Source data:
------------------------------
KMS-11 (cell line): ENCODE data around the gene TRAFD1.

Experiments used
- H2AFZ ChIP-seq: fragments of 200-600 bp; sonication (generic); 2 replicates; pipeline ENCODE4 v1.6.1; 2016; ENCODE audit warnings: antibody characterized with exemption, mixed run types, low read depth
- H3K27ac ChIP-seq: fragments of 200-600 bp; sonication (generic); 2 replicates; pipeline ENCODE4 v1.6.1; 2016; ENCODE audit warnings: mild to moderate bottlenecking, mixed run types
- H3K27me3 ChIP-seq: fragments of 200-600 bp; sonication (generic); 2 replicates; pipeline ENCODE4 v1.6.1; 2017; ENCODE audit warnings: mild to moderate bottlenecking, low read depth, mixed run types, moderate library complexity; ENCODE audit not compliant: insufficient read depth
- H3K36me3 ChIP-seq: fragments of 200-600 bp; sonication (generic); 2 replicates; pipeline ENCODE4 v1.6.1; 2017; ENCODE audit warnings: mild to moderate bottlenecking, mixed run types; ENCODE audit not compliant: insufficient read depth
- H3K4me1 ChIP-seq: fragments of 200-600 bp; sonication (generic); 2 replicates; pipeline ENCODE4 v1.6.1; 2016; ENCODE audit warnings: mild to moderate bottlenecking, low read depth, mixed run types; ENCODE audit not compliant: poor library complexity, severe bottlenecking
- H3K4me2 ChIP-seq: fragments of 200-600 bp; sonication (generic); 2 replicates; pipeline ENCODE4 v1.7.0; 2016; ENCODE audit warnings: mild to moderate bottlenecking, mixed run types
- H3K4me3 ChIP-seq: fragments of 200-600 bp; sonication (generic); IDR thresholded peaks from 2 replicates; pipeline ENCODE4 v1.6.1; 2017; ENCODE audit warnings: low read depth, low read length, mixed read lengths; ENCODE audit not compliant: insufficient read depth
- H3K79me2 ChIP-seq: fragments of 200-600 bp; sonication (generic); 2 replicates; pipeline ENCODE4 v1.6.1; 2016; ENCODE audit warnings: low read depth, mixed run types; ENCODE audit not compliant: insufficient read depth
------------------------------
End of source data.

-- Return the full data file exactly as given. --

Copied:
KMS-11 (cell line): ENCODE data around the gene TRAFD1.

Experiments used
- H2AFZ ChIP-seq: fragments of 200-600 bp; sonication (generic); 2 replicates; pipeline ENCODE4 v1.6.1; 2016; ENCODE audit warnings: antibody characterized with exemption, mixed run types, low read depth
- H3K27ac ChIP-seq: fragments of 200-600 bp; sonication (generic); 2 replicates; pipeline ENCODE4 v1.6.1; 2016; ENCODE audit warnings: mild to moderate bottlenecking, mixed run types
- H3K27me3 ChIP-seq: fragments of 200-600 bp; sonication (generic); 2 replicates; pipeline ENCODE4 v1.6.1; 2017; ENCODE audit warnings: mild to moderate bottlenecking, low read depth, mixed run types, moderate library complexity; ENCODE audit not compliant: insufficient read depth
- H3K36me3 ChIP-seq: fragments of 200-600 bp; sonication (generic); 2 replicates; pipeline ENCODE4 v1.6.1; 2017; ENCODE audit warnings: mild to moderate bottlenecking, mixed run types; ENCODE audit not compliant: insufficient read depth
- H3K4me1 ChIP-seq: fragments of 200-600 bp; sonication (generic); 2 replicates; pipeline ENCODE4 v1.6.1; 2016; ENCODE audit warnings: mild to moderate bottlenecking, low read depth, mixed run types; ENCODE audit not compliant: poor library complexity, severe bottlenecking
- H3K4me2 ChIP-seq: fragments of 200-600 bp; sonication (generic); 2 replicates; pipeline ENCODE4 v1.7.0; 2016; ENCODE audit warnings: mild to moderate bottlenecking, mixed run types
- H3K4me3 ChIP-seq: fragments of 200-600 bp; sonication (generic); IDR thresholded peaks from 2 replicates; pipeline ENCODE4 v1.6.1; 2017; ENCODE audit warnings: low read depth, low read length, mixed read lengths; ENCODE audit not compliant: insufficient read depth
- H3K79me2 ChIP-seq: fragments of 200-600 bp; sonication (generic); 2 replicates; pipeline ENCODE4 v1.6.1; 2016; ENCODE audit warnings: low read depth, mixed run types; ENCODE audit not compliant: insufficient read depth